Careful management of specifications makes pharmaceutical products safe - Part 2

The "Careful handling of specifications in pharmaceutical quality systems“ theme is dealt with as a four part BLOG article. The article describes which cardinal errors occur when dealing with specifications, salient incorrect assumptions regarding them and how errors in managing specifications can be avoided.

Maintain traceability for specification changes in GMP

Because justification of specifications is required, but also of expected changes in the specifications in the life cycle of pharmaceutical products, it is important to ensure traceability for additions and changes to specifications. This can only be done through appropriate documentation and a change control procedure for such changes. At the same time, a degree of uniformity in specifications must be ensured at certain times in the life cycle of a pharmaceutical product so that decisions and processes, such as the implementation of further phases of the life cycle, can be made on the basis of these results.

In the course of development there may be different specification lists for the same development product, due to a thematic breakdown or a chronological sequence of development phases. Different specifications for the same product, e.g. from the laboratory and a technical center, often lead to lengthy discussions about which of the specifications is the right one.

This problem can be counteracted by clearly defining the function or application of the specification and creating summary specification lists at certain points in the product life cycle.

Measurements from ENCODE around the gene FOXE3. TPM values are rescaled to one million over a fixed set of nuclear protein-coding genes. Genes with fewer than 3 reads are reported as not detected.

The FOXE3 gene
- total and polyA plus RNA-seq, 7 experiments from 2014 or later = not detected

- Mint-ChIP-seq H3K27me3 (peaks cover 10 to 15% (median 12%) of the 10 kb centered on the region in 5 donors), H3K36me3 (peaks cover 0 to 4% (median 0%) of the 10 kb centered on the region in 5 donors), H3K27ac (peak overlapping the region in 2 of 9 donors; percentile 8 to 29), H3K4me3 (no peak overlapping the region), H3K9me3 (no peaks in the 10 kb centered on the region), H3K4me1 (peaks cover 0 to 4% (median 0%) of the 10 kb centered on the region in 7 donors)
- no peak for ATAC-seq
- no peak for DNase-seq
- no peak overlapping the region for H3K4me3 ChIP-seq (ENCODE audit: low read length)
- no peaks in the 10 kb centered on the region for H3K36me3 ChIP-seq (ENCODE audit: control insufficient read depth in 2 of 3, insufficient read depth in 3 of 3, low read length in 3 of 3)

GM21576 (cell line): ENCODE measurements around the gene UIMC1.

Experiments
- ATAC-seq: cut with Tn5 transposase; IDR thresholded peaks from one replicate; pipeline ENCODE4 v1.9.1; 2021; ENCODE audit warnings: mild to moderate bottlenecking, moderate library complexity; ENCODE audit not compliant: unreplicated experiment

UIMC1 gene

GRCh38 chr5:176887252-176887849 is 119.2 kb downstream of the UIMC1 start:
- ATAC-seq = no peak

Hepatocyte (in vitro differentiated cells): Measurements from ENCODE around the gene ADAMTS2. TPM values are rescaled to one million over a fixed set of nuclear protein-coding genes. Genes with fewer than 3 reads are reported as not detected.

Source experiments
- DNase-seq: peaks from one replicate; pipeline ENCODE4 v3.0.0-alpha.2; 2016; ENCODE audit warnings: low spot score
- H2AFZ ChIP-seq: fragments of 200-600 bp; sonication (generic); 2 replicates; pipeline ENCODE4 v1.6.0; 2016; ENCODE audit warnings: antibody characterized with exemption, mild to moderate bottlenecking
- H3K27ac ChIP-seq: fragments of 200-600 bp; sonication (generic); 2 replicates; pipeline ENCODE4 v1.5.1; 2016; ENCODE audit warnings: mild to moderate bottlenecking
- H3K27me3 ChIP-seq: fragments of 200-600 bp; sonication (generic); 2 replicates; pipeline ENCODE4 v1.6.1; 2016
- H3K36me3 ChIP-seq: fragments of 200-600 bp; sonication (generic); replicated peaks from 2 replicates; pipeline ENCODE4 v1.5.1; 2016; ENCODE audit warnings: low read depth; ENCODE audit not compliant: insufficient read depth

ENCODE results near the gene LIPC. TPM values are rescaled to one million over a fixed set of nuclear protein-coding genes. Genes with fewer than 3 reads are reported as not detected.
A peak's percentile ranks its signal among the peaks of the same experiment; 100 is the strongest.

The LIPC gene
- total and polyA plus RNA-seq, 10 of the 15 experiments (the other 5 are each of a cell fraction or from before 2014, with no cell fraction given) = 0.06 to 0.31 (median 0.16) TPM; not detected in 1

Here is an example: No later than the end of product development, a summary list or "specification" for the development product should also be available in order to draft a summary development report. The list is provided with references to the respective tests or development studies, which include the reasons for determining the specifications. This procedure ensures that there is adequate traceability for the selection and determination of specifications. At the same time, such a list is a prerequisite for transferring the development process to production.

Specifications used or determined in the course of development are thus, even if it is sometimes seen differently, not a relic or waste that is no longer needed in later phases of the product's life cycle. Rather, they are essential results and control elements, together with their changes, and can become particularly relevant if subsequent problems arise during production. They help to understand why the product and its manufacturing process were developed in this manner. This makes them an integral part of official inspections, especially if they are initial inspections (e.g. a pre-approval inspection).

However, for reasons of patient safety and product improvement as part of its knowledge management, the manufacturer should also be interested in achieving traceability of the specifications regarding product and process development and the life cycle of the pharmaceutical product Last but not least, proper management of specifications avoids repetition of errors and discussions through to the repetition of entire development studies and process validations (see below).

In summary, the development specifications form an essential part of the basic knowledge of the product and the manufacturing process. They are therefore a valuable treasure trove of expertise that is necessary for patient safety and product improvement and can be used specifically for this purpose.


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